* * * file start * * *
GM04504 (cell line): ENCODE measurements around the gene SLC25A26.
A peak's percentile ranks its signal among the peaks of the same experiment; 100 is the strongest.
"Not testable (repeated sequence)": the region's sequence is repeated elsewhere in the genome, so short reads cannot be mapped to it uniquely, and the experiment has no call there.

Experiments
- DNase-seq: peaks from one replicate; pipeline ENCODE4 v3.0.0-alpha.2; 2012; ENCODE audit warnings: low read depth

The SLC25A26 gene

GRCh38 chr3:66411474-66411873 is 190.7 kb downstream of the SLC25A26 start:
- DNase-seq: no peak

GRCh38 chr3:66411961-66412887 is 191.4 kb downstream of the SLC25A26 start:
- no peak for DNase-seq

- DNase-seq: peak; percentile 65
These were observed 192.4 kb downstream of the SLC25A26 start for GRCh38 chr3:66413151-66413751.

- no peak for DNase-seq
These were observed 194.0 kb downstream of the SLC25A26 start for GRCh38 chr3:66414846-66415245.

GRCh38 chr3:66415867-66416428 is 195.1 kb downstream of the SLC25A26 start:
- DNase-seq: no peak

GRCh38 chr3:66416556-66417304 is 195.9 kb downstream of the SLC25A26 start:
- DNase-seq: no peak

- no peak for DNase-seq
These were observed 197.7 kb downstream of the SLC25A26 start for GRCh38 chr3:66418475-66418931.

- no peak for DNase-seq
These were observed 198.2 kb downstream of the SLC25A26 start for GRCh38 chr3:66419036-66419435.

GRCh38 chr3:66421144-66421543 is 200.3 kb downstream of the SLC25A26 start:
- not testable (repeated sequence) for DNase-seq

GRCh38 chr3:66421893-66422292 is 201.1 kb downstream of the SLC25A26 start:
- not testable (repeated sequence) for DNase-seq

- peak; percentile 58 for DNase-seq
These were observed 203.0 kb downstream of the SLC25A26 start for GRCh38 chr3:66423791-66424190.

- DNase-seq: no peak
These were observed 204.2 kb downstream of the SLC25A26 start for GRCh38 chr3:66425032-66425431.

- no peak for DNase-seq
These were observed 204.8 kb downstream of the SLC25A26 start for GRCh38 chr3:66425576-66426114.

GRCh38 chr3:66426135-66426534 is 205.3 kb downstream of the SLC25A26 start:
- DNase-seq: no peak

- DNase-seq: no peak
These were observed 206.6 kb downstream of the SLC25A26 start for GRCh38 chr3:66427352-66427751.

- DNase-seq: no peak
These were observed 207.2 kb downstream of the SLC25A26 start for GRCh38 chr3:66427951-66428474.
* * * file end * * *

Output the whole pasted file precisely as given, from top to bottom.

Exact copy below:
GM04504 (cell line): ENCODE measurements around the gene SLC25A26.
A peak's percentile ranks its signal among the peaks of the same experiment; 100 is the strongest.
"Not testable (repeated sequence)": the region's sequence is repeated elsewhere in the genome, so short reads cannot be mapped to it uniquely, and the experiment has no call there.

Experiments
- DNase-seq: peaks from one replicate; pipeline ENCODE4 v3.0.0-alpha.2; 2012; ENCODE audit warnings: low read depth

The SLC25A26 gene

GRCh38 chr3:66411474-66411873 is 190.7 kb downstream of the SLC25A26 start:
- DNase-seq: no peak

GRCh38 chr3:66411961-66412887 is 191.4 kb downstream of the SLC25A26 start:
- no peak for DNase-seq

- DNase-seq: peak; percentile 65
These were observed 192.4 kb downstream of the SLC25A26 start for GRCh38 chr3:66413151-66413751.

- no peak for DNase-seq
These were observed 194.0 kb downstream of the SLC25A26 start for GRCh38 chr3:66414846-66415245.

GRCh38 chr3:66415867-66416428 is 195.1 kb downstream of the SLC25A26 start:
- DNase-seq: no peak

GRCh38 chr3:66416556-66417304 is 195.9 kb downstream of the SLC25A26 start:
- DNase-seq: no peak

- no peak for DNase-seq
These were observed 197.7 kb downstream of the SLC25A26 start for GRCh38 chr3:66418475-66418931.

- no peak for DNase-seq
These were observed 198.2 kb downstream of the SLC25A26 start for GRCh38 chr3:66419036-66419435.

GRCh38 chr3:66421144-66421543 is 200.3 kb downstream of the SLC25A26 start:
- not testable (repeated sequence) for DNase-seq

GRCh38 chr3:66421893-66422292 is 201.1 kb downstream of the SLC25A26 start:
- not testable (repeated sequence) for DNase-seq

- peak; percentile 58 for DNase-seq
These were observed 203.0 kb downstream of the SLC25A26 start for GRCh38 chr3:66423791-66424190.

- DNase-seq: no peak
These were observed 204.2 kb downstream of the SLC25A26 start for GRCh38 chr3:66425032-66425431.

- no peak for DNase-seq
These were observed 204.8 kb downstream of the SLC25A26 start for GRCh38 chr3:66425576-66426114.

GRCh38 chr3:66426135-66426534 is 205.3 kb downstream of the SLC25A26 start:
- DNase-seq: no peak

- DNase-seq: no peak
These were observed 206.6 kb downstream of the SLC25A26 start for GRCh38 chr3:66427352-66427751.

- DNase-seq: no peak
These were observed 207.2 kb downstream of the SLC25A26 start for GRCh38 chr3:66427951-66428474.